This book argues that it is time to step back and reassess the anti-corruption movement, which despite its many opportunities and great resources has ended up with a track record that is indifferent at best.
Drawing on many years of experience and research, the authors critique many of the major strategies and tactics employed by anti-corruption actors, arguing that they have made the mistake of holding on to problematical assumptions, ideas, and strategies, rather than addressing the power imbalances that enable and sustain corruption. The book argues that progress against corruption is still possible but requires a focus on justice and fairness, considerable tolerance for political contention, and a willingness to stick with the reform cause over a very long process of thoroughgoing, sometimes discontinuous political change. Ultimately, the purpose of the book is not to tell people that they are doing things all wrong. Instead, the authors present new ways of thinking about familiar dilemmas of corruption, politics, contention, and reform.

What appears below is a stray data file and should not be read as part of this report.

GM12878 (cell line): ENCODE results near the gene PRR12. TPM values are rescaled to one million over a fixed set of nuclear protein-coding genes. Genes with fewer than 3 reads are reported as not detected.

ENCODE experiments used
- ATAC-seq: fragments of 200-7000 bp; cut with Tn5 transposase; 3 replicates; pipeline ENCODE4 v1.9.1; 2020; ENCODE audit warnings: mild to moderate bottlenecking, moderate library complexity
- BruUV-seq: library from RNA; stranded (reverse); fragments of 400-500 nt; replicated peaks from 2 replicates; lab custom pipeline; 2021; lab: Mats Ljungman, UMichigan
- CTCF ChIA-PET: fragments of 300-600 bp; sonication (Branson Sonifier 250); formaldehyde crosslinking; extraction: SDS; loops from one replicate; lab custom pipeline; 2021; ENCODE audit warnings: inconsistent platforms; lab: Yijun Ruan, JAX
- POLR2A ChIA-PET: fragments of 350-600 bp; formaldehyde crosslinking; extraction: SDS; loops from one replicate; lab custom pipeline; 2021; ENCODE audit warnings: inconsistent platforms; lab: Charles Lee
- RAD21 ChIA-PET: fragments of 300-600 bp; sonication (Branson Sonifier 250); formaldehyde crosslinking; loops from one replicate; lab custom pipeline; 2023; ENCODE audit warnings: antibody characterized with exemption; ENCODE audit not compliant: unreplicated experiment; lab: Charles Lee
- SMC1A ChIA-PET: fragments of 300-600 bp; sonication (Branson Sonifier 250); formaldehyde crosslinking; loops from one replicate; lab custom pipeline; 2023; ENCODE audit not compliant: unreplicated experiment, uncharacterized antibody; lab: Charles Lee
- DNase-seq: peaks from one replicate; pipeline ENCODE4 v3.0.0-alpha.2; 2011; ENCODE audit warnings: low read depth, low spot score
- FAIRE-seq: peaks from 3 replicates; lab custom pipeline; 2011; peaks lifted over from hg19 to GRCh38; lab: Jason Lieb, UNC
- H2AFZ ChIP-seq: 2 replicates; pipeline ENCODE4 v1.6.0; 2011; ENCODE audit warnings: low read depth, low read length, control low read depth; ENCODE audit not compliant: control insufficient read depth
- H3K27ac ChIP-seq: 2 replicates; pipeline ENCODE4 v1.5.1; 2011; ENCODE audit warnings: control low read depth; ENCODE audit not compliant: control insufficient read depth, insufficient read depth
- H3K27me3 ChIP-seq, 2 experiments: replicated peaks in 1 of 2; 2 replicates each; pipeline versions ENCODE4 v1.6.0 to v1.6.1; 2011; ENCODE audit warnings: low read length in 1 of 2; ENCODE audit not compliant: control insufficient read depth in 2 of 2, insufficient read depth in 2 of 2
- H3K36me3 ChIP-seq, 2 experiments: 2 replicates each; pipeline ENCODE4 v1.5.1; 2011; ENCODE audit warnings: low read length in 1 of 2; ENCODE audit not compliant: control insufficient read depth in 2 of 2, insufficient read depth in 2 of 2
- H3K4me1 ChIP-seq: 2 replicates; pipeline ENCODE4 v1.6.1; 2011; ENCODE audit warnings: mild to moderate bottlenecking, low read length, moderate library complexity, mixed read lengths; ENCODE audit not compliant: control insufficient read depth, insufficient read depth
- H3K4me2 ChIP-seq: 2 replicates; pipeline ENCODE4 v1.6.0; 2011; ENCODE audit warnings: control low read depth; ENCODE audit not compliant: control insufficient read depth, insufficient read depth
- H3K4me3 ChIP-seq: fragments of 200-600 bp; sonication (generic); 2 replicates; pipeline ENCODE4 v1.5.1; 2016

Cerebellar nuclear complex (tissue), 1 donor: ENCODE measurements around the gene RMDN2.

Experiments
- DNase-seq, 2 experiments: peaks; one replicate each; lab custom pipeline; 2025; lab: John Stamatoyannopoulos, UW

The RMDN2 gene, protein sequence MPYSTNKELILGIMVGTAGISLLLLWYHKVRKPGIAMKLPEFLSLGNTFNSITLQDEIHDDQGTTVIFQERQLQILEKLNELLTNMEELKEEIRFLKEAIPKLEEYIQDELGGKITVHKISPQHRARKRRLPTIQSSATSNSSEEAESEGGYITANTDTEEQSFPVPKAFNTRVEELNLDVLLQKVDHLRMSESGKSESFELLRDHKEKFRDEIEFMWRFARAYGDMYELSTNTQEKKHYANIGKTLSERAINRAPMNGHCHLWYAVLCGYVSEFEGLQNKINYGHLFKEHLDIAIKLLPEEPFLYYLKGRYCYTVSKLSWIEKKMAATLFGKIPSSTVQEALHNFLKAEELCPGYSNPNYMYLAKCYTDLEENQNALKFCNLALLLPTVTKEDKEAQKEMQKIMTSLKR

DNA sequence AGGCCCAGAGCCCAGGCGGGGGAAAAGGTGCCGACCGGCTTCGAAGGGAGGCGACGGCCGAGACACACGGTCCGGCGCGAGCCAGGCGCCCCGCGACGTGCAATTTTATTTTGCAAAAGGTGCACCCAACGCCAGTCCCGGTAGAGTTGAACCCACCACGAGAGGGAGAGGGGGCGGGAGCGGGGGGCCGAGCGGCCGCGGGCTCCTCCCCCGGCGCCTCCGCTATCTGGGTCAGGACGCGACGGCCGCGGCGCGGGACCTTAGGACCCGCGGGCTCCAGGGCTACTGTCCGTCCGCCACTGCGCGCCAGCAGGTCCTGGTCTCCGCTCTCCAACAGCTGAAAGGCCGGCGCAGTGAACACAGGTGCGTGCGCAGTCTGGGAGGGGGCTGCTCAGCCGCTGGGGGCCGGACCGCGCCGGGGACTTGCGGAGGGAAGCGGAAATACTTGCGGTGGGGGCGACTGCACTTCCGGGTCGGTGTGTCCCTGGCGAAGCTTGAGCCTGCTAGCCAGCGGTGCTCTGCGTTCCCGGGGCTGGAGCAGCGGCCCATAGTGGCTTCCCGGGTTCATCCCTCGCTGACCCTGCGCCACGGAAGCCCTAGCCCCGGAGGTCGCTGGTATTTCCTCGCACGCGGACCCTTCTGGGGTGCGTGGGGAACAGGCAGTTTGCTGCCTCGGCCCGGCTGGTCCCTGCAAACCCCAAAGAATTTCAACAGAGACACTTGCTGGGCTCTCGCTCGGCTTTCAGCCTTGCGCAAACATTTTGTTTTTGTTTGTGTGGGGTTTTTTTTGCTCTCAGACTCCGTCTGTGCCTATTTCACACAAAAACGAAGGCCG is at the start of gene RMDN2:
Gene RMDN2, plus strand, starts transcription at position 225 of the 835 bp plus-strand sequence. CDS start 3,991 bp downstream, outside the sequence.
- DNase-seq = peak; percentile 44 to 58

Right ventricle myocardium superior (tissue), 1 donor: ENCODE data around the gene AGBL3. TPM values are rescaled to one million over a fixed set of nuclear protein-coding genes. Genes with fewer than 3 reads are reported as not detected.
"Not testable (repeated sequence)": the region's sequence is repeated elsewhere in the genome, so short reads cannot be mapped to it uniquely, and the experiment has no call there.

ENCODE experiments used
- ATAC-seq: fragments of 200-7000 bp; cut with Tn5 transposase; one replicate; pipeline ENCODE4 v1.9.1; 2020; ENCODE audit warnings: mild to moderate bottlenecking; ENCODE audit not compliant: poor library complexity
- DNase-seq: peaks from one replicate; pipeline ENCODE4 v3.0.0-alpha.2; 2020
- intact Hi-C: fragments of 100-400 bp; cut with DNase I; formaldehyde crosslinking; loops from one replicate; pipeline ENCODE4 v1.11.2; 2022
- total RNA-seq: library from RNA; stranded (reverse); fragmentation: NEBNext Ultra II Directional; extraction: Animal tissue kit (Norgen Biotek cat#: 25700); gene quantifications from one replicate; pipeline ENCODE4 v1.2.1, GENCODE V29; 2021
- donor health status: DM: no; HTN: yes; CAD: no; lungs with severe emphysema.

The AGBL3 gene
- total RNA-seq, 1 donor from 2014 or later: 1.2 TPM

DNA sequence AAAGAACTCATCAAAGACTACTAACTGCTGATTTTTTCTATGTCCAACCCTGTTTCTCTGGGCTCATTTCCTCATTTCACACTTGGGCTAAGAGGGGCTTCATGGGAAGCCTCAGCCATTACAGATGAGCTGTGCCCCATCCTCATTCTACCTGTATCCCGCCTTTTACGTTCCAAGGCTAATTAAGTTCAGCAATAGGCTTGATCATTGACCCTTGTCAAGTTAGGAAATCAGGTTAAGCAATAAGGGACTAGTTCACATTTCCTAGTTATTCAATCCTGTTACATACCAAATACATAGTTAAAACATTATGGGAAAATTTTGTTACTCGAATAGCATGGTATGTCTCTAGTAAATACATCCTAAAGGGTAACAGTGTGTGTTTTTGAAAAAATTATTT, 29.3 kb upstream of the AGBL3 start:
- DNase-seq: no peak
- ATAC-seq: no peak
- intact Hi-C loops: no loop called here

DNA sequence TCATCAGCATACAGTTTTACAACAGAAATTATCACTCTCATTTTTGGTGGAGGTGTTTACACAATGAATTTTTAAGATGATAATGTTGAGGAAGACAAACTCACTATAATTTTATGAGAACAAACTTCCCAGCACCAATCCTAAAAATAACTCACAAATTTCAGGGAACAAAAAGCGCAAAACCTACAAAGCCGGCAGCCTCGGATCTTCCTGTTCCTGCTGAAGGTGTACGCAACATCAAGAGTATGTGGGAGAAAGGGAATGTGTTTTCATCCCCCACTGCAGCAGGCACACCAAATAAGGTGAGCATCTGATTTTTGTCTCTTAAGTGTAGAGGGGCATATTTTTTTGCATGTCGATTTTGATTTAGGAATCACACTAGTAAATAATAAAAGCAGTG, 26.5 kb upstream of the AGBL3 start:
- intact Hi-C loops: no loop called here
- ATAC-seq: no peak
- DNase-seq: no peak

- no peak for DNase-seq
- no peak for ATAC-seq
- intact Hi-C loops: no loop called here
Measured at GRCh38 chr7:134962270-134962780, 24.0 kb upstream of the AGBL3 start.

These valuable insights from two of the top thinkers in the field will be useful for policymakers, reform groups, grant-awarding bodies, academic researchers, NGO officers, and students.